Missing Bodies in 1818 Essex Prompts Investigation


The death of “fair and promising” Sally Andrews on Christmas Day 1817 hit her mother, Sarah Tyler Andrews, particularly hard.  

It wasn’t just the exhaustion from tending to a sick adult child around the clock as she agonizingly and painfully faded away.  It wasn’t just the grief over the loss.  It was repeated nightmares in the opening months of 1818, nightmares in which she stood by her daughter’s grave and knew—just knew—that the coffin was empty.  

She visited the graveyard, now snow-blanketed, the slate headstones with their winged skulls, or urns and willows poking upward askew out of the frozen precipitation, but saw nothing other than stones, snow, and bare trees.  She told her husband about her nightmares and dread.  She told her friends.  She told her neighbors.

One day, one of those neighbors told her something back.

Wait!  First, Religion, Supply & Demand, and the “Spunkers Club”

Now, before we get to the neighbors, some context.  The good Dr. Thomas Sewall had recently arrived in Essex as a young, Harvard-educated physician and married into one of Chebacco's “first families” (as Essex was then known) when he married Mary Choate.  The couple settled into domestic bliss, community engagement, and professional success.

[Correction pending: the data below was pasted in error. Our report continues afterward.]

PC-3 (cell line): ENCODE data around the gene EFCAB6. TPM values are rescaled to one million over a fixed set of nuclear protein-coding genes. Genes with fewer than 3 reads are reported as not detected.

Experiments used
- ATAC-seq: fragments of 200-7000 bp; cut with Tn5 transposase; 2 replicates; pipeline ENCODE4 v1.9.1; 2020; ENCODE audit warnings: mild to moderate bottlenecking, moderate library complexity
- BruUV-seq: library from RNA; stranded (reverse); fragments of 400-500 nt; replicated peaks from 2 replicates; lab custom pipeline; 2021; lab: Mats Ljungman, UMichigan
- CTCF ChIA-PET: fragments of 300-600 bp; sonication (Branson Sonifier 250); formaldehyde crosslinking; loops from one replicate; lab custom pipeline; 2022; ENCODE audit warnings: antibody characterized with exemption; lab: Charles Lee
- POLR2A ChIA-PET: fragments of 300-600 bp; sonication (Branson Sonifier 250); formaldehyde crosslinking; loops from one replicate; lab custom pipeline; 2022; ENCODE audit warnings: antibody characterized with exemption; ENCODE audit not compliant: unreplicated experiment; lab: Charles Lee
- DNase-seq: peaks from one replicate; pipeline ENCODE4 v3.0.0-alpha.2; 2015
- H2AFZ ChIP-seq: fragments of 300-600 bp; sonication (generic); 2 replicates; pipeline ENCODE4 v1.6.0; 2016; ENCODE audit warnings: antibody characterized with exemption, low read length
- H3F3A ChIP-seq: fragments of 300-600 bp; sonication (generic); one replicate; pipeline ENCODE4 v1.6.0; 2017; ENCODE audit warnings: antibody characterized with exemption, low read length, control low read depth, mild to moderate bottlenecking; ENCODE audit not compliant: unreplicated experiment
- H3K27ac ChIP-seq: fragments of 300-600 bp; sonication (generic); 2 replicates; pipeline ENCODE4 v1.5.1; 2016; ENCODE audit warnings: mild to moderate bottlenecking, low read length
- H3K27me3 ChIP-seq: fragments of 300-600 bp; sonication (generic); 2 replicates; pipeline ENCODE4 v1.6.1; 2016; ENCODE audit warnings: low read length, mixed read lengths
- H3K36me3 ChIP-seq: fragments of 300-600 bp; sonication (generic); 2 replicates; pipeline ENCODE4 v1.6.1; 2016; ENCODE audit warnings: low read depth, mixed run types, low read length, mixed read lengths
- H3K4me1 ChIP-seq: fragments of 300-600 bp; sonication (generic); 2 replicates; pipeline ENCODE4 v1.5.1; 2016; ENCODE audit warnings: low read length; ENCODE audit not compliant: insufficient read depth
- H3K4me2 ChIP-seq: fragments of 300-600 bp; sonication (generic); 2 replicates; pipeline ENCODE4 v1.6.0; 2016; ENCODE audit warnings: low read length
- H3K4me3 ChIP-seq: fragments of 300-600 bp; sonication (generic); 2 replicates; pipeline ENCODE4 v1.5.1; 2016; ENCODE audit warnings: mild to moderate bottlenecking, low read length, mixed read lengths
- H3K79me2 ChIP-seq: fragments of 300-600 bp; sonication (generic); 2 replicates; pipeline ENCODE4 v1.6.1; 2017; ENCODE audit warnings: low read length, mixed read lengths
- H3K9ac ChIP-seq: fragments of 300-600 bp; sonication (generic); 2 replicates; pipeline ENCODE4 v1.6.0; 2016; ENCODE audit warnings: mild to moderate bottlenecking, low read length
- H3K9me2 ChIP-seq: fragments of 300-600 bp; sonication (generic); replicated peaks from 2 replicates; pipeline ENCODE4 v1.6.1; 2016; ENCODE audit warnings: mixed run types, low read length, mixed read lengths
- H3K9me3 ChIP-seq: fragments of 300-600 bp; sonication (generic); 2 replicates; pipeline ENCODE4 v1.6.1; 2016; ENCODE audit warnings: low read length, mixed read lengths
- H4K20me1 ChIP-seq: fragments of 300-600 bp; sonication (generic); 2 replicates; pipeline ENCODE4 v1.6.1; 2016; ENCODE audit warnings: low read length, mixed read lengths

Dr. Sewall was part of a boom in the medical profession that awkwardly coexisted with common tenets of Christian theology dictating that proper resurrection to Heaven required that mortal remains were complete and in their proper place—the grave.  Many Christians even considered cremation sinful because it destroyed the body.  The same was held for anatomical dissection—if your dead body got sliced up by doctors or students and the bits scattered here and there and eventually burned, buried, put in a pickle jar, or otherwise thrown into a dumpster, there’s nothing whole to resurrect.  If you’re dissected, you can’t get into Heaven!

Long before Dr. Sewall, American patriot and Revolutionary War hero Dr. Joseph Warren, who perished at the Battle of Bunker Hill, founded the “Spunkers Club” at Harvard Medical School in 1770 with the specific purpose of “snatching” dead bodies for anatomy classes.  

And this isn’t some frat-boys-gone-bad organization; it included the founder of the medical school, Joseph’s brother John among its members.  It included Patriot Sam Adam’s son and William Eustis, future Governor of Massachusetts.  All the Bright Young Things at Harvard are in the resurrection business, either hiring subcontractors or doing a little digging themselves.

Clearly, this became a problem, for in 1815, the Mass Legislature passed “The Act to Protect The Sepulchers of the Dead,” its first law against body snatching.  It was a felony offense, with penalties of fines up to $1,000, imprisonment for up to a year and even the possibility of a public whipping.  

However, an estimated 15,000 New England men and women became doctors in the 19th century.  That’s a lot of doctors.

They need a lot of bodies.

Back to Sally Andrews And Her Neighbor “Mrs. B”